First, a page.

“I remember the first time I wanted to act: I was about four years old, my mom was watching the film Introducing Dorothy Dandridge starring Halle Berry,” recalled Alyssa Nettles, Ánimo Watts College Preparatory Academy alumnus. “Even at a young age I knew I wanted to be like Halle, Dorothy, and the many other African American women who graced the stage–I knew I needed to act.” Her mom inadvertently introduced her to acting, but also instilled in her a strong value for higher education. This seeded her dreams of joining the celebrated theatre program at Alabama State University (ASU), one of 101 Historically Black College and Universities (HBCU) across the country.
Finding Her Place at an HBCU
“I knew I wanted to go to a school where the community was made up of a wide spectrum of African American students,” said Nettles. At Ánimo Watts, her desire to attend an HBCU was solidified through her U.S. history course. “When we studied black history, it hit me hard and opened my eyes to the many struggles my people went through to attain things many often take for granted, such as an education,” reflected Nettles. HBCUs are steeped in the work of equality and freedom. When colleges denied African American citizens access to higher education, HBCUs offered the best, if not the only, opportunity to pursue postsecondary education and realize social mobility.
“At times I wanted to cry because I’d be somewhere on campus and think, ‘I’m walking on the same streets my forefathers marched through.’”
ASU’s renowned theatre program and rich history fascinated her–from Jo Ann Robinson, a professor who used the university’s mimeograph to print flyers for the Montgomery bus boycott, to the 35 ASU students that staged a sit-in which prompted an 800-person rally addressed by Dr. Martin Luther King Jr. “I knew I wanted to go to an HBCU whose campus held a moment in history, and Montgomery being the birthplace of the civil rights movement made ASU an obvious choice,” said Nettles. “At times I wanted to cry because I’d be somewhere on campus and think, ‘I’m walking on the same streets my forefathers marched through.’”
Road to College
When she entered high school, her mother was in college pursuing her bachelor’s degree, which inspired Nettles and further fueled her desire to pursue a postsecondary education. Though Nettles found success at ASU, her road to college proved to be onerous. “I come from a low-income family and at times it was hard getting the basic necessities like school supplies and clothes, even though my mom tried her best to provide for my brother and me,” said Nettles.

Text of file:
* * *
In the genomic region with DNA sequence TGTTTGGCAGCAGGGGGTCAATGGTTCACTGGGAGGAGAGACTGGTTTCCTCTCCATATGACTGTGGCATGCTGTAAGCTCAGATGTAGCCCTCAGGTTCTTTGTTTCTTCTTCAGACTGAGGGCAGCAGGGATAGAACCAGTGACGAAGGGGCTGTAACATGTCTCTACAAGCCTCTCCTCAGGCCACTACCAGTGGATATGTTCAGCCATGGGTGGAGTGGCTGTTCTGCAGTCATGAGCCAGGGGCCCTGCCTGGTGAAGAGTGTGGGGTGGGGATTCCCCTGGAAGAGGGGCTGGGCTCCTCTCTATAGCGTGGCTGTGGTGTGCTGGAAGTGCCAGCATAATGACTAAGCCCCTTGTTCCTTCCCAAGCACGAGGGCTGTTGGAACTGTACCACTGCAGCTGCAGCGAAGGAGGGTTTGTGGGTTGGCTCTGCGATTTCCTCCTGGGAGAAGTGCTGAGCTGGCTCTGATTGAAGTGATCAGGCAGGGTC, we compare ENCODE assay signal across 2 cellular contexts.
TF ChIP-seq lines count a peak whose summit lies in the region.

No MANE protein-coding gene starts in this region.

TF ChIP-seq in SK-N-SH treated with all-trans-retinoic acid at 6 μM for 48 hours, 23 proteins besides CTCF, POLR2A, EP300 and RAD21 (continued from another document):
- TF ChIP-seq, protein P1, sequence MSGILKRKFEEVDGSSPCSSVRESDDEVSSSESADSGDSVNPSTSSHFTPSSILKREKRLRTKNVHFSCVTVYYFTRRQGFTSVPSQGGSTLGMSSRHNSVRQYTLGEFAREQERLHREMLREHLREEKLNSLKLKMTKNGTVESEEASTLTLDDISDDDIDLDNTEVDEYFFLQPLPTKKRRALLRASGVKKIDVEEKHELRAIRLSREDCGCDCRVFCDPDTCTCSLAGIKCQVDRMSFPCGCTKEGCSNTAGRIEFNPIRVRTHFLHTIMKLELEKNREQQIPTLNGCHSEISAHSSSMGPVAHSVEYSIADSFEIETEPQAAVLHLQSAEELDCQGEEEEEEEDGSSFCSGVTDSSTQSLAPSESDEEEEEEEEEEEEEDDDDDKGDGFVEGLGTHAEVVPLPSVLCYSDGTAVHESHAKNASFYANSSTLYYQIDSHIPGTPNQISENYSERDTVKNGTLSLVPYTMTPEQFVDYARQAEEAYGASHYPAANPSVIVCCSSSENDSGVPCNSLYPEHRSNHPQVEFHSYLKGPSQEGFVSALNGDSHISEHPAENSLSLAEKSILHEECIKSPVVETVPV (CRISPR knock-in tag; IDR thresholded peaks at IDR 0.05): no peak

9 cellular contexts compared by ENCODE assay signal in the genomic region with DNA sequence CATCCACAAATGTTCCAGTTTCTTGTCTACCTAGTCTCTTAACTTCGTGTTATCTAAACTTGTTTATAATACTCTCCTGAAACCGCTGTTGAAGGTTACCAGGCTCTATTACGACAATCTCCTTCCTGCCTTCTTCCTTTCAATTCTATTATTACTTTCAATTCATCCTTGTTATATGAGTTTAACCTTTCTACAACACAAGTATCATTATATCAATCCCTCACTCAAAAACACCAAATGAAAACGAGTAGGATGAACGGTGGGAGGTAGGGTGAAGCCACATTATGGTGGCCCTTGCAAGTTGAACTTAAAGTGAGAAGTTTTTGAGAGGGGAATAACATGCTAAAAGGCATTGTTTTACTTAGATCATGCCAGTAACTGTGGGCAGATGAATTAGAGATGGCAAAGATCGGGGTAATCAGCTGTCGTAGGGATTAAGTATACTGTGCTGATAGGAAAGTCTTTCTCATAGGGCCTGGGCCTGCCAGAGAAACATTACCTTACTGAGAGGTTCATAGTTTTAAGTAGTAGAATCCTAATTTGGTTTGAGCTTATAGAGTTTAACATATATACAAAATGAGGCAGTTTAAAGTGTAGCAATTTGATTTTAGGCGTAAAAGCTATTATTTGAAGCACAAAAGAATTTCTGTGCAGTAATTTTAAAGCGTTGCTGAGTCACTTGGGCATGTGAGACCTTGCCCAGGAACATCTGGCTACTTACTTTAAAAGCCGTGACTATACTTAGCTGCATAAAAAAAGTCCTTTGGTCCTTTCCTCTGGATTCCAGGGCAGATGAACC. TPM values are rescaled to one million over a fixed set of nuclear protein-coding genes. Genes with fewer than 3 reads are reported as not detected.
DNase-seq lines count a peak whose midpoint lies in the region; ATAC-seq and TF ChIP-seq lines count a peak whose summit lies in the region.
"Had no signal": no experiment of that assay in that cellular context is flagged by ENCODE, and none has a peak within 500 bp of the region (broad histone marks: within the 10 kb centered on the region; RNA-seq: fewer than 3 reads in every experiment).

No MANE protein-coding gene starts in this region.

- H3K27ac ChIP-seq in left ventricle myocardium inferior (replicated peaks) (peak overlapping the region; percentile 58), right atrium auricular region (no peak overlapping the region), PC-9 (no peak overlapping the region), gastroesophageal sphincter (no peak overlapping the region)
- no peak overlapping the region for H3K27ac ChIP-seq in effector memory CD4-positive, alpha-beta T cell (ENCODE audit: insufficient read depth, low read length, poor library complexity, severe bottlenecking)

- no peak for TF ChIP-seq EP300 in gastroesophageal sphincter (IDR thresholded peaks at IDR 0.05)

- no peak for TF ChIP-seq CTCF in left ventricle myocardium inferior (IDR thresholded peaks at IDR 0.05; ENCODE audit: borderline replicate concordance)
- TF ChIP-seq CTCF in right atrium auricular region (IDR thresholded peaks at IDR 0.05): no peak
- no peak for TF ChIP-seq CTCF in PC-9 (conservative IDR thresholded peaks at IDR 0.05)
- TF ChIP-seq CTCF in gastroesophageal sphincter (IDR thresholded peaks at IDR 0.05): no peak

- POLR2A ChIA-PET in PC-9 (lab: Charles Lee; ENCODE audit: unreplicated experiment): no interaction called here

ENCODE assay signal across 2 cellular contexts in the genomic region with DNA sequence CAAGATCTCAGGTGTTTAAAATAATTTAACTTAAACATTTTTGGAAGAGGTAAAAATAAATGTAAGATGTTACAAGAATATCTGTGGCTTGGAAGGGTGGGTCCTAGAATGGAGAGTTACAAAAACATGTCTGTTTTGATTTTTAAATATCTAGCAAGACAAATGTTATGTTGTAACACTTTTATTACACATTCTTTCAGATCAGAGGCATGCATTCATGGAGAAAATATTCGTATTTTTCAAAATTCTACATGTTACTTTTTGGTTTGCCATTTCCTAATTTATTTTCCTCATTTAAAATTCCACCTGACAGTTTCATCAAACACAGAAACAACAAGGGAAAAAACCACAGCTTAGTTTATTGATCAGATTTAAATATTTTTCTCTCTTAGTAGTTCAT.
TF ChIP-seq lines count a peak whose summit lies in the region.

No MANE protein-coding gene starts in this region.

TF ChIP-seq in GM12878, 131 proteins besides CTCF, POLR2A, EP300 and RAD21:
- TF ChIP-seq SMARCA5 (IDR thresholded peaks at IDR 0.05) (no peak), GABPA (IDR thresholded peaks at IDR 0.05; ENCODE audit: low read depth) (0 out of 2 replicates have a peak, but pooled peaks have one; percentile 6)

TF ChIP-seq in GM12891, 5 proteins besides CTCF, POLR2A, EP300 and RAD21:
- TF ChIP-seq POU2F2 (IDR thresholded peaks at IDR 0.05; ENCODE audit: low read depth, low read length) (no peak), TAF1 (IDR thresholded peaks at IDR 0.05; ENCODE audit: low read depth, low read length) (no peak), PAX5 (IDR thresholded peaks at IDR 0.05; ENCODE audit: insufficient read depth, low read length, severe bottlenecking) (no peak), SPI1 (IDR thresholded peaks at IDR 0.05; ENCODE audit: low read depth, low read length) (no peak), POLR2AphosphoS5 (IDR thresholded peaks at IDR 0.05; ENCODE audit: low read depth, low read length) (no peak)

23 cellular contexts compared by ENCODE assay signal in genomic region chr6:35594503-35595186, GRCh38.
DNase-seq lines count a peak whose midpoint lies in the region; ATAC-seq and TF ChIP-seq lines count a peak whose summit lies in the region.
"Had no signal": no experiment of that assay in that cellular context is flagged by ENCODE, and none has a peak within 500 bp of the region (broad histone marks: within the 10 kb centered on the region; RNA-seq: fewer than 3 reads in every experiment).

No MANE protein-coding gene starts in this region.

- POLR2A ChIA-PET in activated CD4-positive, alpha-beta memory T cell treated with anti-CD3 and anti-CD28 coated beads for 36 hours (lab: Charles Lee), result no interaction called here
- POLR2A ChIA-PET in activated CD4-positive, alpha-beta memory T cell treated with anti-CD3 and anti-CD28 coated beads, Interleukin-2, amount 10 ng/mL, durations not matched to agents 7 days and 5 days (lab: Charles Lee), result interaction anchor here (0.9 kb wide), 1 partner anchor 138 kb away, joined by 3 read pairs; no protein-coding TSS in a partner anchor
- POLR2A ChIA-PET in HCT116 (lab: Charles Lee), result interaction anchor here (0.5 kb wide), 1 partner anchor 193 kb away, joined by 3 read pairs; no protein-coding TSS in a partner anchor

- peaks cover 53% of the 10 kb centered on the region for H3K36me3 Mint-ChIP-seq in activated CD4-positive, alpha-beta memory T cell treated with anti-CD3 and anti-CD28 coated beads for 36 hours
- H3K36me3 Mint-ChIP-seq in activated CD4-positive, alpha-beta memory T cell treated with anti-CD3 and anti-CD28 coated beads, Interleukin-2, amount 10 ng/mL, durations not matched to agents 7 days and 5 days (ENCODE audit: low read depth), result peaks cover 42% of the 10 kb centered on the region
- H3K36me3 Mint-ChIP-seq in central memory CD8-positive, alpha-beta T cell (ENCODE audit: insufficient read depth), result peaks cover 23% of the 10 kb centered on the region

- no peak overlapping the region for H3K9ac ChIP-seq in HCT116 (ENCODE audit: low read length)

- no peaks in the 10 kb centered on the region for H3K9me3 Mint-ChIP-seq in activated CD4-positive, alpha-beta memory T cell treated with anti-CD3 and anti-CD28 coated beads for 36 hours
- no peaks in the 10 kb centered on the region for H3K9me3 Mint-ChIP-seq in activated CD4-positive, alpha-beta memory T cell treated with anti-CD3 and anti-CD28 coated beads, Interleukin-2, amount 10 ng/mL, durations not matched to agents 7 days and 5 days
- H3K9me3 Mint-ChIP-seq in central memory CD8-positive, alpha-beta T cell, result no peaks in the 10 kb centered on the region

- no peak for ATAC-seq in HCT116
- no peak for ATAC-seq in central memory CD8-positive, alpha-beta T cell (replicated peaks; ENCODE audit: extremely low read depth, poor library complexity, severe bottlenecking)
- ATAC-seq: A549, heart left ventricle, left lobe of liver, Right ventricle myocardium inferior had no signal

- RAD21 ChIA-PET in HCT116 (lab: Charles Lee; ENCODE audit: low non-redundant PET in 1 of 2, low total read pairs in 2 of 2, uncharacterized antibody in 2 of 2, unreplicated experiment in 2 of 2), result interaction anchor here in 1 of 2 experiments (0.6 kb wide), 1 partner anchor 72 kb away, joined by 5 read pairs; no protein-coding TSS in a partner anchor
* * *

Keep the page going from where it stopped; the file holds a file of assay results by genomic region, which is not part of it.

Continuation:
“Unfortunately, my mom’s health declined and she had to leave school and eventually her job, so I stepped up to take care of her and my brother who has autism,” said Nettles. These events took a toll on Nettles and her family: “It became really difficult towards the end of high school. I wasn’t in a good place and my grades started to suffer.” Her change in demeanor quickly became apparent to staff at Ánimo Watts, especially her counselor Tameika Hildreth.
“Alyssa was very vocal, involved in cheer, and full of life, but when her mom got sick, she became more closed in and withdrawn,” recalled Hildreth. “Seeing this, I deepened my relationship with her mom, and started checking in on Alyssa more often, because I wanted to ensure that school was a place where she felt supported by people who understood her situation.” For Nettles, this support helped her not feel lost during such a turbulent time in her life.
Looking back, Nettles recalls her experience at Ánimo Watts, specifically in Luis Alvarez’s economics class, as a bright spot during this time in her life. “Everyday he greeted us at the door, shook our hands, and always created a positive class environment,” recalled Nettles. “Being in his classroom always made me feel very comfortable and safe, regardless of what was going on outside of class.”
Though the struggles in her life remained, Nettles knew she couldn’t let them deter her from achieving her dreams. “A fire was lit under my feet because I knew I was capable of success,” said Nettles. “I knew I needed to graduate or I wouldn’t be going to college and I’d be unable to achieve my dreams.”
Reflecting on Her Experiences
Nettles often reflects on her time in high school with gratitude, particularly for her counselor and teachers’ positive influence in her development as a student and young woman. “In high school I had friends at different schools, and I’d have to teach them some of the things I was learning because they didn’t get the same one-on-one help or resources and opportunities that I had,” said Nettles.
“Although this first semester was challenging I was able to overcome all of the obstacles and finish the semester with a 3.5 GPA, and I’m so proud of that.” – Alyssa Nettles
Now that she’s in college, the way she views the world and her dreams of acting have evolved. “I’ve grown to love how drama allows you to bring all of you to life without holding back a thing,” reflected Nettles.
Studying theater has also exposed her to many career opportunities in scenic design, choreography, screenwriting, and creative directing. “Although this first semester was challenging I was able to overcome all of the obstacles and finish the semester with a 3.5 GPA, and I’m so proud of that.”
“When you really get to know Alyssa, you quickly realize that she is a young woman who can achieve anything she sets her mind to, a woman who is strong and fierce,” said Alvarez. It is this personal strength, coupled with the support network she cultivated throughout high school, that has given her the vision to persist where many might have given up.